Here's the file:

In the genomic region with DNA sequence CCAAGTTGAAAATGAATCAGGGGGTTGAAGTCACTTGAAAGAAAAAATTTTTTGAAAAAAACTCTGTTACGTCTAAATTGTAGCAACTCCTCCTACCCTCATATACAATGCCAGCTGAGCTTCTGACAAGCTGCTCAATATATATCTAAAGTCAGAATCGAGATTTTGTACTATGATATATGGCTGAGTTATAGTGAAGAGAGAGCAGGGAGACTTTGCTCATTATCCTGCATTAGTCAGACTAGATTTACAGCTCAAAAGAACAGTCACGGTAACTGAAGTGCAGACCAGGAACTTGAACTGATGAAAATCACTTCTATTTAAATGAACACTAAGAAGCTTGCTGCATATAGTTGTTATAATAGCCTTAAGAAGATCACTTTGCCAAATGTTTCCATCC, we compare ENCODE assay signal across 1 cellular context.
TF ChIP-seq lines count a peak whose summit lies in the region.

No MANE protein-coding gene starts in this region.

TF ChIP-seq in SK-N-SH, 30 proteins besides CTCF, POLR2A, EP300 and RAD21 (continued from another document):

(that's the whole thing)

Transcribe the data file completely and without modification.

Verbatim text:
In the genomic region with DNA sequence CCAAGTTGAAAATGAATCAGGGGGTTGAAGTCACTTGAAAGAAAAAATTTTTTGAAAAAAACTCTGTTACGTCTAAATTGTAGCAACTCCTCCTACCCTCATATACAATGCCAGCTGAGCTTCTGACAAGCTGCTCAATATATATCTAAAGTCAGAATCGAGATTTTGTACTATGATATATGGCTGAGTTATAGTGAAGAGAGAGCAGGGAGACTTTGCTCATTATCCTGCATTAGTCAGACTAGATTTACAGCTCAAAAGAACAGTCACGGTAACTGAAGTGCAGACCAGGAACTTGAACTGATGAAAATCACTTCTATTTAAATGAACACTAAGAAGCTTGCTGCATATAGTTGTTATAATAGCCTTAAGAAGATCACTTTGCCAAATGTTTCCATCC, we compare ENCODE assay signal across 1 cellular context.
TF ChIP-seq lines count a peak whose summit lies in the region.

No MANE protein-coding gene starts in this region.

TF ChIP-seq in SK-N-SH, 30 proteins besides CTCF, POLR2A, EP300 and RAD21 (continued from another document):